So the blog has been pretty quiet the past couple of years or so. I've had a job, doing software development for Macro4 in Manchester, though I have since left and started a PhD working on Image Restoration. More specifically Image Deblurring.
The project is quite exciting because of all the potential applications, from medical scans (which the research will be aimed at) to astronomy (a subject which I find fascinating). The aim of the research is to produce a robust, algorithm for general deblurring of both images and video, even when the blurring is not uniform across the image.
I'll hopefully keep this blog updated as I go through my PhD but for now I'm currently just reading up on the relevant areas for my research. Part of the project will involve working in Singapore for 18 months which is slightly terrifying but exciting none the less!
This week myself and Rob have been working on getting the model to load pixels from the camera inputs. My model was loaded into Rob's camera code and we received initial results from two sources.
These results are shown below (click to view larger for a clearer image):
The next steps are to improve the pixel data retrieval to use Gaussian selection and also to increase the size of the pixels in the output image to make them more visible.
Hopefully I'll have more next week!
I made the results slightly easier to see by also colouring the pixels around the pinpoints. That looked like this:
I realised yesterday that there may be issues with the first model I generated. While I mentioned in my previous post it was too regular, I also realised that, by rendering in the X direction first, the model was more uniform in that direction, which is different to what measurements of the bee eye seem to suggest.
When swapping these around I got the following graph:
This started to look closer to what I expected from reading other reports. However it still had the same issues with regularity.
To somewhat deal with this issue I decided it may mimic the hexagon pattern more closely if I varied along the initial line by half the interommatidial angle for that location either side of the initial point.
This resulted in the following graph:
This looks very much like many of the previous models I have made and thus is likely the first model we will take forward. We must decide how to implement this into C++ however. The way I see it there are two options. Firstly we could generate the model every time the code starts. This means that a short amount of time will be taken at the beginning of the program but will mean that the model is easier to alter if needs be.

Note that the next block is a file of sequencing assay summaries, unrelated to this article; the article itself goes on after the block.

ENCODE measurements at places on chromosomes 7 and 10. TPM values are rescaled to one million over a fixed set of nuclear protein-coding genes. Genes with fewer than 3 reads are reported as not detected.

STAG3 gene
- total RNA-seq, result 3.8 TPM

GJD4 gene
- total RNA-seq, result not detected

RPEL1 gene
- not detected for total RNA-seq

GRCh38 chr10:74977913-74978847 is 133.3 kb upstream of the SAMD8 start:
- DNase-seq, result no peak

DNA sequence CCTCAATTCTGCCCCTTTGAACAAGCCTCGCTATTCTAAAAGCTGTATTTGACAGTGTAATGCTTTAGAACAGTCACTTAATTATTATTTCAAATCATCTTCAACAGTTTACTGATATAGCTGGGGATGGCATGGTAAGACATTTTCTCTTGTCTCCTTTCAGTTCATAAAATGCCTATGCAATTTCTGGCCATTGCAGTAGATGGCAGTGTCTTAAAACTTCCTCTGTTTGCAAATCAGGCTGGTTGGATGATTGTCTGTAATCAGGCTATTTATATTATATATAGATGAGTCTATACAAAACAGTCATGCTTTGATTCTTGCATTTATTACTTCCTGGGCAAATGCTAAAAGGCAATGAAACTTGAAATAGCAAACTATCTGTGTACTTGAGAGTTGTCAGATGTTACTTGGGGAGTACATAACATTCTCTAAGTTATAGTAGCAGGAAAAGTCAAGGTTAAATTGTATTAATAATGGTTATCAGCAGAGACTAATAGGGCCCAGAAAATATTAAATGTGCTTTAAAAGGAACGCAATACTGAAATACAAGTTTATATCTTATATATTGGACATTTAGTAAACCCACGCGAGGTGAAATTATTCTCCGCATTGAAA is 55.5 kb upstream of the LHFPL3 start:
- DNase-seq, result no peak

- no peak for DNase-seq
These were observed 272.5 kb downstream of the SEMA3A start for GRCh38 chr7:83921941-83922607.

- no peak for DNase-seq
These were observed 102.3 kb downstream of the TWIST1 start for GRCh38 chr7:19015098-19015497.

The other option would be to generate the model using python, output the model as a file, then get the C++ program to read in this file. This would likely make it easier to generate a completely new model if necessary, and also speed up the start up time of the program, and several models may be stored to make it easier to switch between them.
This will likely have to be discussed with Rob, Chelsea and Alex for what they would prefer, though a generation program in python seems the best option to me.
Tonight (after a couple of bugs that ate all my RAM and forced me to reboot) I managed to generate my first full ommatidial model for a single eye. While it still needs some work it is a good first step.
The model is shown below:
The main problem with this model is it appears to be too regular. The bee's ommatidia appear in somewhat of a mesh pattern, whereas here they appear to be in straight lines. This is because as a first model I decided to try just generating the points from starting x and y angles.
I have a couple of ideas on how this can be made less regular, and thus more realistic, and will try these soon. I hope to have an update on this within the next few days.
Over the past couple of days I have been trying to think of a way to model the vertical interommatidial angle with an off-centre minima. After investigating this for a while I decided the first method I would try would be to get two graphs and connect them at the minima. As such I calculated the formulae for either side then connected the curves together.
As such this model is:
y=0.00069x^2-0.08333x+4.6 for x<60
y=0.00037x^2-0.04462x+3.438 for x>60
I graphed the model and it can be seen below:
This seems fine for an initial model, though some of the numbers may change. As such the next step should be forming an algorithm to combine the vertical and horizontal interommatidial angles into the same model and then forming a gaussian to combine the pixel data over the area that is needed. These two steps may not be done in that order as the latter is relatively trivial while the first may take some thinking about.